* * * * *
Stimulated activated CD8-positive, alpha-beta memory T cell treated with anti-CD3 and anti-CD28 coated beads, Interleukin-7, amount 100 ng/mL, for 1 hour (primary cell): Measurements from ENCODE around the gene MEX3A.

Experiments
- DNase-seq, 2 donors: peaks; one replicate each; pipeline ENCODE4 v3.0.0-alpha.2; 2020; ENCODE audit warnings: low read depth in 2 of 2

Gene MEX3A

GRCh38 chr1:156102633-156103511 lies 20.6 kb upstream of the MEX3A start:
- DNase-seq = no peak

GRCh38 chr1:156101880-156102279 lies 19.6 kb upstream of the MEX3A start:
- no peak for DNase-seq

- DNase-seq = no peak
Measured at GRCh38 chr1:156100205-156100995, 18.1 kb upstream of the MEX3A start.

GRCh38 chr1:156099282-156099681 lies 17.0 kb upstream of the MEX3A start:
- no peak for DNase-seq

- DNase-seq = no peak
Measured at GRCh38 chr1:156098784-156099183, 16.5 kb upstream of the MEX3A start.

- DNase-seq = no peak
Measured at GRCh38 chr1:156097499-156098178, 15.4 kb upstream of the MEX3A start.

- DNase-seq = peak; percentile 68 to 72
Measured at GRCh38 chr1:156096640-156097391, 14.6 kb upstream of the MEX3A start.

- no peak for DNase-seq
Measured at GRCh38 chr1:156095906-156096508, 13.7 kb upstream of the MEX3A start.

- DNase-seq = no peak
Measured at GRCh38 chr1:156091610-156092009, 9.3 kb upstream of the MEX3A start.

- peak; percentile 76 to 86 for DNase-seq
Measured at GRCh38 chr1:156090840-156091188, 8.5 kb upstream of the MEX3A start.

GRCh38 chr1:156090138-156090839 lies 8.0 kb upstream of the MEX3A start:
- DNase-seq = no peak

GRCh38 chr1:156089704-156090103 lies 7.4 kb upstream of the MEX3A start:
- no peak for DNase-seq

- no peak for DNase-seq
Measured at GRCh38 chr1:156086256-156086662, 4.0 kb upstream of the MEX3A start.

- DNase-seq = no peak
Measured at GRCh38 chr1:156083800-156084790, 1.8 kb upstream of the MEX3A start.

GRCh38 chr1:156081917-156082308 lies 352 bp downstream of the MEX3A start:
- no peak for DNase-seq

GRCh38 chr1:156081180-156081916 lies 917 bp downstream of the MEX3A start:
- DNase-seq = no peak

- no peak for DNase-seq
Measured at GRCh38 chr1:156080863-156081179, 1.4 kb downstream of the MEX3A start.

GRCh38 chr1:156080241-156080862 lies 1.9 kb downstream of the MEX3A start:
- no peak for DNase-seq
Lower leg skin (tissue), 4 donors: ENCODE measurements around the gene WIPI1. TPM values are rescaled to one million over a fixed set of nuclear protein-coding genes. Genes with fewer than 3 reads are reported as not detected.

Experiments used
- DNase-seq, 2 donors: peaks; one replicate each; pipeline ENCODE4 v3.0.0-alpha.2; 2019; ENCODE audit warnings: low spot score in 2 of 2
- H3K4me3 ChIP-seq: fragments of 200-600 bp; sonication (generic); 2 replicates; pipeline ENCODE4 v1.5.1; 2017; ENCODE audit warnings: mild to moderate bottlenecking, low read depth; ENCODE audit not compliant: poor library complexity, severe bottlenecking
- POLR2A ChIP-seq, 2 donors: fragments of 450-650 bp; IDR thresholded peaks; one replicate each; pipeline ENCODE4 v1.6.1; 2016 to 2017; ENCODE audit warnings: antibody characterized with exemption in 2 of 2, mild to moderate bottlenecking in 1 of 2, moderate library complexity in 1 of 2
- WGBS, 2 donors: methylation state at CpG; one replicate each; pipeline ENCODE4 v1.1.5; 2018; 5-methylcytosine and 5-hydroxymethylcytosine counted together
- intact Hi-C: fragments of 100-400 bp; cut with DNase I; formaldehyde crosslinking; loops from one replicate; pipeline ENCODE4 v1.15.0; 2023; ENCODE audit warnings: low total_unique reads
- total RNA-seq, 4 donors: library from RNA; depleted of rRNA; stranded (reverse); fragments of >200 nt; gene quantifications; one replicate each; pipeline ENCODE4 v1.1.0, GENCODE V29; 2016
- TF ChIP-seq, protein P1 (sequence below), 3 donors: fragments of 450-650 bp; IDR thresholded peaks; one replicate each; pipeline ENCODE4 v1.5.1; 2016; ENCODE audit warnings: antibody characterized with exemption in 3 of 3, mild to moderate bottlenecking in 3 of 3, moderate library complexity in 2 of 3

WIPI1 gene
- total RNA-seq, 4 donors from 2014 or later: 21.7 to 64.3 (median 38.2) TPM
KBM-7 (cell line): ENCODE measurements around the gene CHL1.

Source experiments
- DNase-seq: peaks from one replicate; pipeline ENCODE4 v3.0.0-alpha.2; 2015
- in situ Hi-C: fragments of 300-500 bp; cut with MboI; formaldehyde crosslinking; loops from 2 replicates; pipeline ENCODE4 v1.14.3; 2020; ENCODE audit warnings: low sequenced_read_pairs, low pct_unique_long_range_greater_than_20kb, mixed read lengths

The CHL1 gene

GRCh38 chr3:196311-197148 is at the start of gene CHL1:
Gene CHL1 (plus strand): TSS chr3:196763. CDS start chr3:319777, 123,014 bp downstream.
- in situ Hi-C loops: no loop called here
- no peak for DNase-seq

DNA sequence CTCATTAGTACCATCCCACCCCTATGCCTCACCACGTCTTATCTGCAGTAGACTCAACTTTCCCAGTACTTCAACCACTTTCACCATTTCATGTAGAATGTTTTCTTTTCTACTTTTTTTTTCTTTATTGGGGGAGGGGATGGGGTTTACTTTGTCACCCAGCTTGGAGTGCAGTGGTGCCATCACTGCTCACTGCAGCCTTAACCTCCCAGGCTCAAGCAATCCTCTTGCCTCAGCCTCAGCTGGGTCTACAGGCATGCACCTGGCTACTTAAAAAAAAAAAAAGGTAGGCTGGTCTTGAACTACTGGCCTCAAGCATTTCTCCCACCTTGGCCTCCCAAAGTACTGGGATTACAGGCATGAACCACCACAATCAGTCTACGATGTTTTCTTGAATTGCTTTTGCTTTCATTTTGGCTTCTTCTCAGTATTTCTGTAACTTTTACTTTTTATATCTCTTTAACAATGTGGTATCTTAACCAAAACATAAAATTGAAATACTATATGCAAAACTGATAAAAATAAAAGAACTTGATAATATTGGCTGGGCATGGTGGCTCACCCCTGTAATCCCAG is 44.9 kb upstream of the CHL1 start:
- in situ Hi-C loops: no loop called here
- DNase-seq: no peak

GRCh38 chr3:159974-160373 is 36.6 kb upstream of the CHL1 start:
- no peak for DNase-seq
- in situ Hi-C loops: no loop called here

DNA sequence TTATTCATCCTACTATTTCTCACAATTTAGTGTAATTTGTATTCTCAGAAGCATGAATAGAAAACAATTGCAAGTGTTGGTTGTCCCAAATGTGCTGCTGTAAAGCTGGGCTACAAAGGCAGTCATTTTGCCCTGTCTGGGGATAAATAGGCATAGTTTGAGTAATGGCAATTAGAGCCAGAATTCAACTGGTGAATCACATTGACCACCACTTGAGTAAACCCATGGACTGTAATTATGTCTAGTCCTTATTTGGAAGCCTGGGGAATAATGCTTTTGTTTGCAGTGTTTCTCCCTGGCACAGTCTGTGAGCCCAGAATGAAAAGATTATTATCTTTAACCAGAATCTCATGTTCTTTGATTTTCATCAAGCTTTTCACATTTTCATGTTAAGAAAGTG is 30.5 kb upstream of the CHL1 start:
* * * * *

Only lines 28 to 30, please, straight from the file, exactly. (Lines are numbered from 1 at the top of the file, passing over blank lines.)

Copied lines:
- no peak for DNase-seq

- no peak for DNase-seq
Measured at GRCh38 chr1:156086256-156086662, 4.0 kb upstream of the MEX3A start.